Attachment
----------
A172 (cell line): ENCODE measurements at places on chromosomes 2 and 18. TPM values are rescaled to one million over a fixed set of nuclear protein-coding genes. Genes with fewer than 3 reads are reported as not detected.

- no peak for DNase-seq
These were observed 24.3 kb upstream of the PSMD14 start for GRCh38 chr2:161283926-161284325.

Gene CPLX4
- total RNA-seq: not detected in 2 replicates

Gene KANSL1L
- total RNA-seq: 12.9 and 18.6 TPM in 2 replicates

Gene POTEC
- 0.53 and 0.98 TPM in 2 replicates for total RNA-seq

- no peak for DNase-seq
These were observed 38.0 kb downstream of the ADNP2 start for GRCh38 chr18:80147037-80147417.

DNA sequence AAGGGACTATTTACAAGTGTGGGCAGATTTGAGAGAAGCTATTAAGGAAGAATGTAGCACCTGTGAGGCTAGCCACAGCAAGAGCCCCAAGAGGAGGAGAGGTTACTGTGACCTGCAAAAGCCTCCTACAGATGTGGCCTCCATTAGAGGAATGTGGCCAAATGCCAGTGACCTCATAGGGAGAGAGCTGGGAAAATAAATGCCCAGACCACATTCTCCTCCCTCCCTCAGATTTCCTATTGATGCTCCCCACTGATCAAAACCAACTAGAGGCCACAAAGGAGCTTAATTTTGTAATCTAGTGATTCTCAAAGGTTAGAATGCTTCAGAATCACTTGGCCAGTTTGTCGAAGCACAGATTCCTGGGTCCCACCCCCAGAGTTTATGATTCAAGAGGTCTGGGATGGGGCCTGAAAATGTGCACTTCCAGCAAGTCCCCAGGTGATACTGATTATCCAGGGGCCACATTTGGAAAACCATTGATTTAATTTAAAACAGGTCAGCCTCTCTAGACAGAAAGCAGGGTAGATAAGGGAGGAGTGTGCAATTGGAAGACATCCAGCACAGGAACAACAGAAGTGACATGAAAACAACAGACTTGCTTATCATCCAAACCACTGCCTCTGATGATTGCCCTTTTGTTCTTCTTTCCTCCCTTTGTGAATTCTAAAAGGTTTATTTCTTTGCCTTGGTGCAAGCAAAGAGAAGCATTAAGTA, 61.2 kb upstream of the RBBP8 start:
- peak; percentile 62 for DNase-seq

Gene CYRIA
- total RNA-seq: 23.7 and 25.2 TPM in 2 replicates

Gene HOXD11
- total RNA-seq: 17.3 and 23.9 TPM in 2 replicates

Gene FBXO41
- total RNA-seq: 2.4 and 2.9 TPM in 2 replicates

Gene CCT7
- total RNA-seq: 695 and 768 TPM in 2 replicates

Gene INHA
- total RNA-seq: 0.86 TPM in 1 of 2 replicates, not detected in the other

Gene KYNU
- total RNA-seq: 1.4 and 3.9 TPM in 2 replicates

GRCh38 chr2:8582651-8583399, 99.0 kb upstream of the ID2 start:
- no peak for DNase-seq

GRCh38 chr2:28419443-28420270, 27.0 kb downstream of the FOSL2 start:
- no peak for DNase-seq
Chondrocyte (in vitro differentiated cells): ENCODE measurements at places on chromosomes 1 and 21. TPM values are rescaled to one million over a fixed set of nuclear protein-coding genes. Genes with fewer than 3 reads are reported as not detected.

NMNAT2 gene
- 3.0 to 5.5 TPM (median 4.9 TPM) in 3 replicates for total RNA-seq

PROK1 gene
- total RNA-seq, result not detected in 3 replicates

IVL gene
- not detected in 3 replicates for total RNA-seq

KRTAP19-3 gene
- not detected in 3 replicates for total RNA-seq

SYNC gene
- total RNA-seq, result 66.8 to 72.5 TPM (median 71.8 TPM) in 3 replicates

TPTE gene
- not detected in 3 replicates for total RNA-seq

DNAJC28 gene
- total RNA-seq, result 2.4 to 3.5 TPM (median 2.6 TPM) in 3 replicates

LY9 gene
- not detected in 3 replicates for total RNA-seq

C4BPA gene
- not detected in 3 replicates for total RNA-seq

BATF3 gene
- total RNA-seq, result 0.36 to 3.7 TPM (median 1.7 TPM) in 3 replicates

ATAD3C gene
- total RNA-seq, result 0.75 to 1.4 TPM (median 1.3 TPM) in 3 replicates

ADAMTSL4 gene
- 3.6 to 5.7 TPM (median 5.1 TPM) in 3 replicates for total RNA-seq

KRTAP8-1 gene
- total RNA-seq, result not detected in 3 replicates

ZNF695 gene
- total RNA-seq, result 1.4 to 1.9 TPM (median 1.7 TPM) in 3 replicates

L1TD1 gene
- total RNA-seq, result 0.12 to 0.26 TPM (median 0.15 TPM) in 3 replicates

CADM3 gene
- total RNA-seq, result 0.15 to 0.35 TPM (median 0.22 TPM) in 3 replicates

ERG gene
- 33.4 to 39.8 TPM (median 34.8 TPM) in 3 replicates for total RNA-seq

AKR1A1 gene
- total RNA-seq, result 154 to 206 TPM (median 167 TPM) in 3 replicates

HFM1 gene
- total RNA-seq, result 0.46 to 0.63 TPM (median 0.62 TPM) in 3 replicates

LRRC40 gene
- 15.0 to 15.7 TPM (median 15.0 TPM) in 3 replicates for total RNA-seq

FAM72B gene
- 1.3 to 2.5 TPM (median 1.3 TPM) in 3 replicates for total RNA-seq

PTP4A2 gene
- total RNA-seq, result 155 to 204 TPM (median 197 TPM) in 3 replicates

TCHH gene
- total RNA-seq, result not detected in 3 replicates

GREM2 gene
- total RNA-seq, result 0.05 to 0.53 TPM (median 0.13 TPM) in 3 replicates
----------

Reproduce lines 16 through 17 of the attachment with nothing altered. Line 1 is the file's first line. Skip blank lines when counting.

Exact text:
Gene HOXD11
- total RNA-seq: 17.3 and 23.9 TPM in 2 replicates